• The ability to manage a research project from conception to completion with enhanced project management skills which will be transferable to other aspects of your career.
  • The ability to effectively communicate your ideas or scientific findings through a range of commonly used presentation mechanisms including oral presentation, poster presentation, production of a journal article and essay writing.
  • Enhanced independent learning skills.
  • Greater awareness of team working and skills to support this in clinical and academic settings.
  • Improved ability to think logically and broadly about a range of problems, drawing on a variety of disciplines to support arguments. 

Student testimonials

This is a representative sample of comments we have received on student feedback forms: 

“Gave me time to think rather than just learn – it was liberating”

“I used to be scared of research but now I’m not”

“I think I now understand better what it must be like to suffer from a mental illness”

“This will be useful in whatever specialty I choose”

“Thought provoking and challenging”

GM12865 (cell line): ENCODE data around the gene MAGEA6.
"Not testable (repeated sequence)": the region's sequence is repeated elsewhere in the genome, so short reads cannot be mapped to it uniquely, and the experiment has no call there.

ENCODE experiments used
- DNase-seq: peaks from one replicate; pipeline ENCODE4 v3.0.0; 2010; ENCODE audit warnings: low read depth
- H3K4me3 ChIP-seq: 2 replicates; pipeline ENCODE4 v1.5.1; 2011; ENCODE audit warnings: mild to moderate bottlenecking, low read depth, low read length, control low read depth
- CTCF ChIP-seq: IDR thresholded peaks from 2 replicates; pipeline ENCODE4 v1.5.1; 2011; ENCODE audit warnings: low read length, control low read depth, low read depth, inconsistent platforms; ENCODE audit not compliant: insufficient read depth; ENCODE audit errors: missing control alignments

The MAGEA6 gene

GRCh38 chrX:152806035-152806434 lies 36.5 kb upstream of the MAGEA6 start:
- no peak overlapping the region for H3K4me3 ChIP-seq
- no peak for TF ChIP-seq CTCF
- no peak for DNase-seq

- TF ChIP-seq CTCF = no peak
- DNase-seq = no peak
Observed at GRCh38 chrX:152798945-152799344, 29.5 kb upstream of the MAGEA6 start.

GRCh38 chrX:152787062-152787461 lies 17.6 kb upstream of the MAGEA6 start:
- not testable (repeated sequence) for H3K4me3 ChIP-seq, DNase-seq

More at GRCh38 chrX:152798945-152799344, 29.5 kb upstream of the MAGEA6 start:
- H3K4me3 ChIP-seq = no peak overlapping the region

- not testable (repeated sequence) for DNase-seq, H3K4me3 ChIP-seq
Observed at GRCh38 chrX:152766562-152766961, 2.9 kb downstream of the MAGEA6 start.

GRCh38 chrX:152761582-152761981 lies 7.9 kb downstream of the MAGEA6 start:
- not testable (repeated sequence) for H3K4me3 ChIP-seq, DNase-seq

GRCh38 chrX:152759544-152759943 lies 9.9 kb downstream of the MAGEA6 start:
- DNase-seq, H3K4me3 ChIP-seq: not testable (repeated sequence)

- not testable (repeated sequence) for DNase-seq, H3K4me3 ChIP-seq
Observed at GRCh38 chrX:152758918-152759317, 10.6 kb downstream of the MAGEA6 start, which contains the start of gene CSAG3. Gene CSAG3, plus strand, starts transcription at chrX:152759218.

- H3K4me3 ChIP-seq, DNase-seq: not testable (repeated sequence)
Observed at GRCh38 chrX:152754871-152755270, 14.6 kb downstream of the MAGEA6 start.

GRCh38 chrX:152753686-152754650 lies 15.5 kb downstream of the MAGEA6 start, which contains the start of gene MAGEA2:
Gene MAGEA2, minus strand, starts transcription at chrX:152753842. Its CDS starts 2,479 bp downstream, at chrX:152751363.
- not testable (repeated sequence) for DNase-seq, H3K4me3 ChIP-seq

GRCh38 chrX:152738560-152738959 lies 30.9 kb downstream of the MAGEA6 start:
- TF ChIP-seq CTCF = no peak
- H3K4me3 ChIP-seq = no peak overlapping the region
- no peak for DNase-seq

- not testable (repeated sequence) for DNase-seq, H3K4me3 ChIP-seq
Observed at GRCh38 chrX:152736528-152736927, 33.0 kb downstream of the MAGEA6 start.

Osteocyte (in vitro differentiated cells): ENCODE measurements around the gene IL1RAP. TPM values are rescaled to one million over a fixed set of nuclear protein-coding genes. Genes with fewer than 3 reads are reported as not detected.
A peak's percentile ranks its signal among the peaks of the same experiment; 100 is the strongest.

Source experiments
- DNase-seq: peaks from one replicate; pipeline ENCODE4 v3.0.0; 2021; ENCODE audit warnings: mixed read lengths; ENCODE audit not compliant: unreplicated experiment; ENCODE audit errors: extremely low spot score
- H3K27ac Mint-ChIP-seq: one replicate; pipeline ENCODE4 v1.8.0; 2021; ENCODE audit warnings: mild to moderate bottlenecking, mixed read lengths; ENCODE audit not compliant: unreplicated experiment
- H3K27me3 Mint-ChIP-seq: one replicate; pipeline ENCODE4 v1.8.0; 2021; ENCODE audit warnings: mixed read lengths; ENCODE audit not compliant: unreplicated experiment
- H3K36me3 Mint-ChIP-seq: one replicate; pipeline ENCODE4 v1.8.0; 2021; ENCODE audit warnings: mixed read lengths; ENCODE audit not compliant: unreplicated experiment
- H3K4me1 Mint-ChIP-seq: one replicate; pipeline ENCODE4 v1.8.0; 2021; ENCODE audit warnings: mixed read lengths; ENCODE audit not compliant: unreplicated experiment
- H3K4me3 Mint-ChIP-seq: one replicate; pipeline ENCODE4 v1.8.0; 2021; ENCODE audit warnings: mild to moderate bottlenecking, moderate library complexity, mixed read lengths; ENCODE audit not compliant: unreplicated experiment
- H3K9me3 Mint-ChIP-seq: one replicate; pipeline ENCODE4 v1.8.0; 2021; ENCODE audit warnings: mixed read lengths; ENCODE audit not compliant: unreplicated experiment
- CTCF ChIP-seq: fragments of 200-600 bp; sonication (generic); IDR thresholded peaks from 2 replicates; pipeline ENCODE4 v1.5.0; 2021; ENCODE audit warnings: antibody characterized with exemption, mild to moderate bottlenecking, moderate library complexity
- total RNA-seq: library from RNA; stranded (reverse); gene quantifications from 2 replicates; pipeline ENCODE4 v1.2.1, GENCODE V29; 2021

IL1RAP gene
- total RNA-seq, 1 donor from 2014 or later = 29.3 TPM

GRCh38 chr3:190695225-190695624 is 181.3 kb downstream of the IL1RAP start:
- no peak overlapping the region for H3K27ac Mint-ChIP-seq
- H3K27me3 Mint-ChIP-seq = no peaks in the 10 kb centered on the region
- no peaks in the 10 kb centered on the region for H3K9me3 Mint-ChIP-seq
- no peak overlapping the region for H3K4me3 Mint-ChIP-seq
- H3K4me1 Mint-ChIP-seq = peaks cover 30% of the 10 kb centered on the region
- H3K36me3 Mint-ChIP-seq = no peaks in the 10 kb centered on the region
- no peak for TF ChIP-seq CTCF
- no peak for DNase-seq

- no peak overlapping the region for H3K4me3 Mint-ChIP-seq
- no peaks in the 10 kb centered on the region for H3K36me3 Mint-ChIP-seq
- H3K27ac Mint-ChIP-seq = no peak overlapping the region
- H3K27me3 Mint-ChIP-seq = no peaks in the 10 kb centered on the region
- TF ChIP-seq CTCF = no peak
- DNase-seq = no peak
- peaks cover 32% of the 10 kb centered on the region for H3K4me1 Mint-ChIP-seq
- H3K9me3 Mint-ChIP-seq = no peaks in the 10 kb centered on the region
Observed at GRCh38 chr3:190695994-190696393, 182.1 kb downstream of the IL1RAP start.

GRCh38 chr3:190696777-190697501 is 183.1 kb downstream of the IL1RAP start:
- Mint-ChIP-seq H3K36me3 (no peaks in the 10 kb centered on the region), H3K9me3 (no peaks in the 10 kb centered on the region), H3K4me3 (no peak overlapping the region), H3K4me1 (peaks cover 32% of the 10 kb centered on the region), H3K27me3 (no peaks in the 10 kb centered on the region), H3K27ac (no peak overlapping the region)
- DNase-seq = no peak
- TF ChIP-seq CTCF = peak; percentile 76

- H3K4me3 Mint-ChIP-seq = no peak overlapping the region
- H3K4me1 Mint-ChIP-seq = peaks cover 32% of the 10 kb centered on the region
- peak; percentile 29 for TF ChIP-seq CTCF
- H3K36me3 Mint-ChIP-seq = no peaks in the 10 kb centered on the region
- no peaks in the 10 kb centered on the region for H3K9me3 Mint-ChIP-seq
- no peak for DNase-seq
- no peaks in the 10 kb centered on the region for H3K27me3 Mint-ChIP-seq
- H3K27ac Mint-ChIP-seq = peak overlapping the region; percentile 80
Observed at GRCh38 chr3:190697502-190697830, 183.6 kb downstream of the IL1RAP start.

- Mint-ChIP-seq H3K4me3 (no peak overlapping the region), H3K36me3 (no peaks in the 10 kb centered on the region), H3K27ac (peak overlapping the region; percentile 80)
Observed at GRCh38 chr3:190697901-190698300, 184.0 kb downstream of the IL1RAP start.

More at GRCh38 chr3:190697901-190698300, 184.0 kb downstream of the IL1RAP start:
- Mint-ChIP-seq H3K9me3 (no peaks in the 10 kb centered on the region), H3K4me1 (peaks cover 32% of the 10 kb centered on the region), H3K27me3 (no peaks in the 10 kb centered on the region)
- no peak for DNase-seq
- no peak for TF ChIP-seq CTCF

“Well structured – I liked having a theme each week”

“I now have the confidence to argue and discuss topics”

“I've learnt a lot, not just knowledge but so many 'skills' - in terms of presentation/discussion in lectures, structuring arguments, professional approach to research…and so on”

“Now I read books and watch films from a completely different perspective”

“Don’t think this course is an easy option – it’s much harder and much more work than I imagined”

“It’s all so interesting”

“The approachability of the tutors is excellent – this is the best bit of the course”

“This course is completely different to anything we’ve done before…in a good way”

“Made me think outside the box”

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Semester 1 (October-December)